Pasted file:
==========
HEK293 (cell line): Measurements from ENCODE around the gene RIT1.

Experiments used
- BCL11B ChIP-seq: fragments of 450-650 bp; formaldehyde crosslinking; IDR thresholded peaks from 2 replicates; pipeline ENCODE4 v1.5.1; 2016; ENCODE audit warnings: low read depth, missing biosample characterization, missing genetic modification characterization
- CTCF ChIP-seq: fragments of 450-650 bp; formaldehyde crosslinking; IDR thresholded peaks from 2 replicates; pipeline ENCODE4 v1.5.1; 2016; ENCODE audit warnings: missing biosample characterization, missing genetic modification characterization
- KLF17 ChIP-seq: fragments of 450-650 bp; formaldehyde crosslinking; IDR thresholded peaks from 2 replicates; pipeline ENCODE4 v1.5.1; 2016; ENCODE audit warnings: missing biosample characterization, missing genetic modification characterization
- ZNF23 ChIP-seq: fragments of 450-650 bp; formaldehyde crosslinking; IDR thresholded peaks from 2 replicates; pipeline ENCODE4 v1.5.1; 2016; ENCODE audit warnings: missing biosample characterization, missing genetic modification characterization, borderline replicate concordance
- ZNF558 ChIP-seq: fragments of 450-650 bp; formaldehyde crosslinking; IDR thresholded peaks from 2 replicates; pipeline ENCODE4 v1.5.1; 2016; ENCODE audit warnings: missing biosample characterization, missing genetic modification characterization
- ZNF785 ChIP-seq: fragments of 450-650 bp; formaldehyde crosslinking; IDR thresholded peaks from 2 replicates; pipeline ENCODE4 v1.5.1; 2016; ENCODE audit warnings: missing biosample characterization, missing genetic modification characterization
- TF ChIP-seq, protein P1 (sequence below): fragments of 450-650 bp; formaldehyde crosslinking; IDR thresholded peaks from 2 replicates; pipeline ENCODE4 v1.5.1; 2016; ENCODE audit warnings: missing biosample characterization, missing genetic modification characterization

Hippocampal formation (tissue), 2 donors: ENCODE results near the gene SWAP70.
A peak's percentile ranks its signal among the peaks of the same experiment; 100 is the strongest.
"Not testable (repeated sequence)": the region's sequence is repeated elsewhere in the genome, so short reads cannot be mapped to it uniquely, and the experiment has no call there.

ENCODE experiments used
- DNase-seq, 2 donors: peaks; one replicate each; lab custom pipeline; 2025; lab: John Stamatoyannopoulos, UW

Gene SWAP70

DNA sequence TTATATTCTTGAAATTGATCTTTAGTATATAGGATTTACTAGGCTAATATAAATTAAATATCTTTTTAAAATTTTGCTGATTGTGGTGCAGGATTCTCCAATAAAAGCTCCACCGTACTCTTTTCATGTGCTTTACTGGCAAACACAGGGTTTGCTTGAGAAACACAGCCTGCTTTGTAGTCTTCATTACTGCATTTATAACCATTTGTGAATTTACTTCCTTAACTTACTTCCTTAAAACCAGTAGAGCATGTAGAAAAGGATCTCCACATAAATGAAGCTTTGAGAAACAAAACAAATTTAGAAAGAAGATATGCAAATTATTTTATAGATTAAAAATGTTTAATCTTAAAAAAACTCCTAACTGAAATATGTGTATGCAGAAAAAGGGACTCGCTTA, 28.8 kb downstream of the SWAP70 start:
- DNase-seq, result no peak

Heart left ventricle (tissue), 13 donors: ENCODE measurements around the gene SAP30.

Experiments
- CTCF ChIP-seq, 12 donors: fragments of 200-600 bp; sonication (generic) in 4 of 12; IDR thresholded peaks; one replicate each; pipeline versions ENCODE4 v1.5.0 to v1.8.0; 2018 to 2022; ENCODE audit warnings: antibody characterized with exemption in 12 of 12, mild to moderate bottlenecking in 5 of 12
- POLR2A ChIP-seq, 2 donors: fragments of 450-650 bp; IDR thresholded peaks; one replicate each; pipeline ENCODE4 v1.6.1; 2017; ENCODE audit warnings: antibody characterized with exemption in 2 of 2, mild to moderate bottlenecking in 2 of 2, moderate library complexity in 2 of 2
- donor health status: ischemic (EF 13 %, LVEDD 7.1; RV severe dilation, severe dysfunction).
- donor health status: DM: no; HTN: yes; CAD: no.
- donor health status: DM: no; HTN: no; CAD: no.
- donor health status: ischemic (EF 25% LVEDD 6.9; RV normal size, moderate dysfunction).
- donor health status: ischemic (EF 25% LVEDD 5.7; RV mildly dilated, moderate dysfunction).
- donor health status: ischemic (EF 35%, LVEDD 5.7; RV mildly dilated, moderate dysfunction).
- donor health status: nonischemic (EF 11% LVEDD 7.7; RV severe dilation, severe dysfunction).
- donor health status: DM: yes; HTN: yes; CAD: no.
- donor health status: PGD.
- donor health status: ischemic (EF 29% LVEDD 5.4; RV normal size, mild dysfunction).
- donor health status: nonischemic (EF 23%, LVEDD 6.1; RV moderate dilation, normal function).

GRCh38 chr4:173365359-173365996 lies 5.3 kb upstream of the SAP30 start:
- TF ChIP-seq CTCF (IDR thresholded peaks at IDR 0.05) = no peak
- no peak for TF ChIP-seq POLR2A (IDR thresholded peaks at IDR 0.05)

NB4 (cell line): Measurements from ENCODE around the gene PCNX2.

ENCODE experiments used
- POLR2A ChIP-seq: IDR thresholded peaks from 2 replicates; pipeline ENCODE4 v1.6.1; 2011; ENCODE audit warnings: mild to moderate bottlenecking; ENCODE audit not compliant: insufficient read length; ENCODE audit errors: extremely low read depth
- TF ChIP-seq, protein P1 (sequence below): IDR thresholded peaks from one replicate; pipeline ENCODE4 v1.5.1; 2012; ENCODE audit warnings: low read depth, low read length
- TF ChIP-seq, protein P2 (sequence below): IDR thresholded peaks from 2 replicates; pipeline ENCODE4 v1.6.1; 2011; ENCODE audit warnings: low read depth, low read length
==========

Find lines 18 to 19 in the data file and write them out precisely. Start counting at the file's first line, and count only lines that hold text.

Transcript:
Heart left ventricle (tissue), 13 donors: ENCODE measurements around the gene SAP30.

Experiments